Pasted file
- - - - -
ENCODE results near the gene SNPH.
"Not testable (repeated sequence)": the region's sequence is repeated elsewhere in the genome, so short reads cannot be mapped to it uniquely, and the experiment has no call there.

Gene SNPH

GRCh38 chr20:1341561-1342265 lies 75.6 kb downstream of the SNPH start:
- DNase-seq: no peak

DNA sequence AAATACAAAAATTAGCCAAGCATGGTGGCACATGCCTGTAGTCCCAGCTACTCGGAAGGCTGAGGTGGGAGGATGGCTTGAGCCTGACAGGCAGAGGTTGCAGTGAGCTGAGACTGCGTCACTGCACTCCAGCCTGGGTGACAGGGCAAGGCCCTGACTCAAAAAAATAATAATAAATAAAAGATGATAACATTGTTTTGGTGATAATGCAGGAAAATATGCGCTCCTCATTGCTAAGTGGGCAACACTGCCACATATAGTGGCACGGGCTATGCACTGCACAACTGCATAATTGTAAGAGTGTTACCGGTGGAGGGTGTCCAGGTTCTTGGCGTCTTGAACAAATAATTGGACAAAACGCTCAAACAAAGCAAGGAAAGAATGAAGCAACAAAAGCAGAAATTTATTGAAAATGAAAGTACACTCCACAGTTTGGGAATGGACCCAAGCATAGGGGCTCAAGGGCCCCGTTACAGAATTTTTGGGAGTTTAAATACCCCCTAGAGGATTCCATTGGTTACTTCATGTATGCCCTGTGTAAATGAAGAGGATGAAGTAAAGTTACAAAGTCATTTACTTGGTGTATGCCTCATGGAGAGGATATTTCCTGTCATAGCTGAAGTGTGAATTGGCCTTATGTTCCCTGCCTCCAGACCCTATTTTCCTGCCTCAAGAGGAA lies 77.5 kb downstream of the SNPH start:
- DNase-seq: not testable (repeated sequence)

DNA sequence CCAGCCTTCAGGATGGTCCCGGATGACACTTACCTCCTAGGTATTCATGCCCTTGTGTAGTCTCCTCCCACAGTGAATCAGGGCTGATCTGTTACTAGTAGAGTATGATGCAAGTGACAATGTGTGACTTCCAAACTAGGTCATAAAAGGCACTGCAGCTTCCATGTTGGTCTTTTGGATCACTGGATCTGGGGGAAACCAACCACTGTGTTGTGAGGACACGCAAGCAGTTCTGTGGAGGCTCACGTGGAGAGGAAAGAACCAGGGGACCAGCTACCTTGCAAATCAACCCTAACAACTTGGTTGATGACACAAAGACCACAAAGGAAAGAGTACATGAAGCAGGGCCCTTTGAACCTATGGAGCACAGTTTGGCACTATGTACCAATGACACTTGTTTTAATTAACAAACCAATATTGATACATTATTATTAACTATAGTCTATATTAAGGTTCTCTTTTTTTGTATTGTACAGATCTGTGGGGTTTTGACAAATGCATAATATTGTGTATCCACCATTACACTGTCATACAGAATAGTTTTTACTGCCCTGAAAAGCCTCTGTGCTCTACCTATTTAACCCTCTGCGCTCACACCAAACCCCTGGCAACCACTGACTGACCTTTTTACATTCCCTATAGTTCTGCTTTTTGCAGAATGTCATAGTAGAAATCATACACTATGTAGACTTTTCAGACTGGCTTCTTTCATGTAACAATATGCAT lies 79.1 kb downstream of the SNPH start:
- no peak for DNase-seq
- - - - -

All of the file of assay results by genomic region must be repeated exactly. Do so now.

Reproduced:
ENCODE results near the gene SNPH.
"Not testable (repeated sequence)": the region's sequence is repeated elsewhere in the genome, so short reads cannot be mapped to it uniquely, and the experiment has no call there.

Gene SNPH

GRCh38 chr20:1341561-1342265 lies 75.6 kb downstream of the SNPH start:
- DNase-seq: no peak

DNA sequence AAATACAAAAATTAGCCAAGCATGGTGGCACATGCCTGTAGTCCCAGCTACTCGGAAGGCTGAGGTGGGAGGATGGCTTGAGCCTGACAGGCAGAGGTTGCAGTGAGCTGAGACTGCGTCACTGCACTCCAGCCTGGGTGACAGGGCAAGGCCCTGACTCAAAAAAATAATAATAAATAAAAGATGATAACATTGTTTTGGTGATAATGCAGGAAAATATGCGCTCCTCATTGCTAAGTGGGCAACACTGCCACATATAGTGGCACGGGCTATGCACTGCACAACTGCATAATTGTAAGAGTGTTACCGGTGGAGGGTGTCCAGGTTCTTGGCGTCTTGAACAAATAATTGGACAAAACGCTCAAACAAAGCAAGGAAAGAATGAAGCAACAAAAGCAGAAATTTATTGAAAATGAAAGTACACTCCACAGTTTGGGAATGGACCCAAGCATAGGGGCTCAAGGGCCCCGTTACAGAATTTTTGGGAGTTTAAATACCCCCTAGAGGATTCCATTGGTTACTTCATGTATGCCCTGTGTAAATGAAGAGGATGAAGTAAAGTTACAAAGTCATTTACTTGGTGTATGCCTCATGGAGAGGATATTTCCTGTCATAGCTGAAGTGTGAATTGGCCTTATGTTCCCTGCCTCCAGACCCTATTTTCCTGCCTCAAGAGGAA lies 77.5 kb downstream of the SNPH start:
- DNase-seq: not testable (repeated sequence)

DNA sequence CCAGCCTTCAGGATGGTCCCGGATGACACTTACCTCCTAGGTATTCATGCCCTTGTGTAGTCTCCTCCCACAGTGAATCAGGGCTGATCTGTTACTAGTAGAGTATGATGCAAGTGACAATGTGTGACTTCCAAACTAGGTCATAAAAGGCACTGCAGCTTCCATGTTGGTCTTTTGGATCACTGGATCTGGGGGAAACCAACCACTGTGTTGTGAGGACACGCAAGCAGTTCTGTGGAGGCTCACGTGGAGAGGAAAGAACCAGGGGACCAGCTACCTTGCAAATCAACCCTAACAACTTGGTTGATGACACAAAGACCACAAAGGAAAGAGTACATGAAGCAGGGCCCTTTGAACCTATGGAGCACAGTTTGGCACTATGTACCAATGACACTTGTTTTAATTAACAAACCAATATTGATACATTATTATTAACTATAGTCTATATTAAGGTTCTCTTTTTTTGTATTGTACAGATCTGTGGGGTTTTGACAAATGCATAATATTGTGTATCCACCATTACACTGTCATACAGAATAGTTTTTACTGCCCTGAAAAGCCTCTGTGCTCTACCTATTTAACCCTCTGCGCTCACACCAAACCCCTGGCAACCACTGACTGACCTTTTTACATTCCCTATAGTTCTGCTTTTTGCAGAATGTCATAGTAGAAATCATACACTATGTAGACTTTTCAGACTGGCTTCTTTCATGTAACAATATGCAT lies 79.1 kb downstream of the SNPH start:
- no peak for DNase-seq